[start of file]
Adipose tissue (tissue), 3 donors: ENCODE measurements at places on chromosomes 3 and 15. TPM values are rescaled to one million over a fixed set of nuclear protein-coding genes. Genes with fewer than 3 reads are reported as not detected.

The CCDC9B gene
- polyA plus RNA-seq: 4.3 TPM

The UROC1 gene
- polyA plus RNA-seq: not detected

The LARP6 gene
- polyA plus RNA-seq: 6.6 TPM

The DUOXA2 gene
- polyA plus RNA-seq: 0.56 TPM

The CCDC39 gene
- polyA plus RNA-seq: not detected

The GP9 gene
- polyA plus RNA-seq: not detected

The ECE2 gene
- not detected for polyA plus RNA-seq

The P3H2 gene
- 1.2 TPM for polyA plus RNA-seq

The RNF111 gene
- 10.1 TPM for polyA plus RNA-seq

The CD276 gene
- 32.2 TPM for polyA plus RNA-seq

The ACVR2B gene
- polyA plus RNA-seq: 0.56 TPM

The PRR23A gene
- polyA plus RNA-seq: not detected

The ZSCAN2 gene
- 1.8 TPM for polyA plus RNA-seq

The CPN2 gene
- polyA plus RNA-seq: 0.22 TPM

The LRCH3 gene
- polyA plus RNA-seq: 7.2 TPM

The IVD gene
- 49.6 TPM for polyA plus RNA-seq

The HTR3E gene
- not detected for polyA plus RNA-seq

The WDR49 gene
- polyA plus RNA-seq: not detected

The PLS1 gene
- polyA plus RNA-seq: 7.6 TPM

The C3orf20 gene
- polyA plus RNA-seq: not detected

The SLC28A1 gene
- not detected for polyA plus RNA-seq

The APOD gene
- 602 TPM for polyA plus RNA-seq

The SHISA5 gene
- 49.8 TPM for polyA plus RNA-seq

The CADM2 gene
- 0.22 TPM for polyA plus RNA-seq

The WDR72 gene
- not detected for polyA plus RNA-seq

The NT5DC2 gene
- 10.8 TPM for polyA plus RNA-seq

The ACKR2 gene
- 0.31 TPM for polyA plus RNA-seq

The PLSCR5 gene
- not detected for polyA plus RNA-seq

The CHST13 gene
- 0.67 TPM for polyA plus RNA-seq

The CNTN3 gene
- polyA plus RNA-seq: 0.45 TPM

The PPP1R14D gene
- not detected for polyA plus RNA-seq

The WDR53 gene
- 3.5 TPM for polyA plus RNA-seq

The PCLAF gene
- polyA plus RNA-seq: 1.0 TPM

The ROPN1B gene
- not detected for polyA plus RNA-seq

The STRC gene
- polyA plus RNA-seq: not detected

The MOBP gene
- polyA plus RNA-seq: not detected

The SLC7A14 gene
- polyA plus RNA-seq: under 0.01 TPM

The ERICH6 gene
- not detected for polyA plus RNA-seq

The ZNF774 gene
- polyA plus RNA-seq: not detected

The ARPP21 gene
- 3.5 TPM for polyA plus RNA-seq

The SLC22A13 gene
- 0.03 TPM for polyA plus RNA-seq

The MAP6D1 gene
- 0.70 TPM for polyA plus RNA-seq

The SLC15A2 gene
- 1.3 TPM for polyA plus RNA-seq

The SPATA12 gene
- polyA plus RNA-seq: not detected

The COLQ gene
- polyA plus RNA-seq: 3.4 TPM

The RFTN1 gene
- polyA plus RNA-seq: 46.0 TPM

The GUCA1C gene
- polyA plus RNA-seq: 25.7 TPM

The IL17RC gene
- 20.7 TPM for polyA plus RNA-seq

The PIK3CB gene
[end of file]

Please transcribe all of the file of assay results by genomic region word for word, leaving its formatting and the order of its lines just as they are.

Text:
Adipose tissue (tissue), 3 donors: ENCODE measurements at places on chromosomes 3 and 15. TPM values are rescaled to one million over a fixed set of nuclear protein-coding genes. Genes with fewer than 3 reads are reported as not detected.

The CCDC9B gene
- polyA plus RNA-seq: 4.3 TPM

The UROC1 gene
- polyA plus RNA-seq: not detected

The LARP6 gene
- polyA plus RNA-seq: 6.6 TPM

The DUOXA2 gene
- polyA plus RNA-seq: 0.56 TPM

The CCDC39 gene
- polyA plus RNA-seq: not detected

The GP9 gene
- polyA plus RNA-seq: not detected

The ECE2 gene
- not detected for polyA plus RNA-seq

The P3H2 gene
- 1.2 TPM for polyA plus RNA-seq

The RNF111 gene
- 10.1 TPM for polyA plus RNA-seq

The CD276 gene
- 32.2 TPM for polyA plus RNA-seq

The ACVR2B gene
- polyA plus RNA-seq: 0.56 TPM

The PRR23A gene
- polyA plus RNA-seq: not detected

The ZSCAN2 gene
- 1.8 TPM for polyA plus RNA-seq

The CPN2 gene
- polyA plus RNA-seq: 0.22 TPM

The LRCH3 gene
- polyA plus RNA-seq: 7.2 TPM

The IVD gene
- 49.6 TPM for polyA plus RNA-seq

The HTR3E gene
- not detected for polyA plus RNA-seq

The WDR49 gene
- polyA plus RNA-seq: not detected

The PLS1 gene
- polyA plus RNA-seq: 7.6 TPM

The C3orf20 gene
- polyA plus RNA-seq: not detected

The SLC28A1 gene
- not detected for polyA plus RNA-seq

The APOD gene
- 602 TPM for polyA plus RNA-seq

The SHISA5 gene
- 49.8 TPM for polyA plus RNA-seq

The CADM2 gene
- 0.22 TPM for polyA plus RNA-seq

The WDR72 gene
- not detected for polyA plus RNA-seq

The NT5DC2 gene
- 10.8 TPM for polyA plus RNA-seq

The ACKR2 gene
- 0.31 TPM for polyA plus RNA-seq

The PLSCR5 gene
- not detected for polyA plus RNA-seq

The CHST13 gene
- 0.67 TPM for polyA plus RNA-seq

The CNTN3 gene
- polyA plus RNA-seq: 0.45 TPM

The PPP1R14D gene
- not detected for polyA plus RNA-seq

The WDR53 gene
- 3.5 TPM for polyA plus RNA-seq

The PCLAF gene
- polyA plus RNA-seq: 1.0 TPM

The ROPN1B gene
- not detected for polyA plus RNA-seq

The STRC gene
- polyA plus RNA-seq: not detected

The MOBP gene
- polyA plus RNA-seq: not detected

The SLC7A14 gene
- polyA plus RNA-seq: under 0.01 TPM

The ERICH6 gene
- not detected for polyA plus RNA-seq

The ZNF774 gene
- polyA plus RNA-seq: not detected

The ARPP21 gene
- 3.5 TPM for polyA plus RNA-seq

The SLC22A13 gene
- 0.03 TPM for polyA plus RNA-seq

The MAP6D1 gene
- 0.70 TPM for polyA plus RNA-seq

The SLC15A2 gene
- 1.3 TPM for polyA plus RNA-seq

The SPATA12 gene
- polyA plus RNA-seq: not detected

The COLQ gene
- polyA plus RNA-seq: 3.4 TPM

The RFTN1 gene
- polyA plus RNA-seq: 46.0 TPM

The GUCA1C gene
- polyA plus RNA-seq: 25.7 TPM

The IL17RC gene
- 20.7 TPM for polyA plus RNA-seq

The PIK3CB gene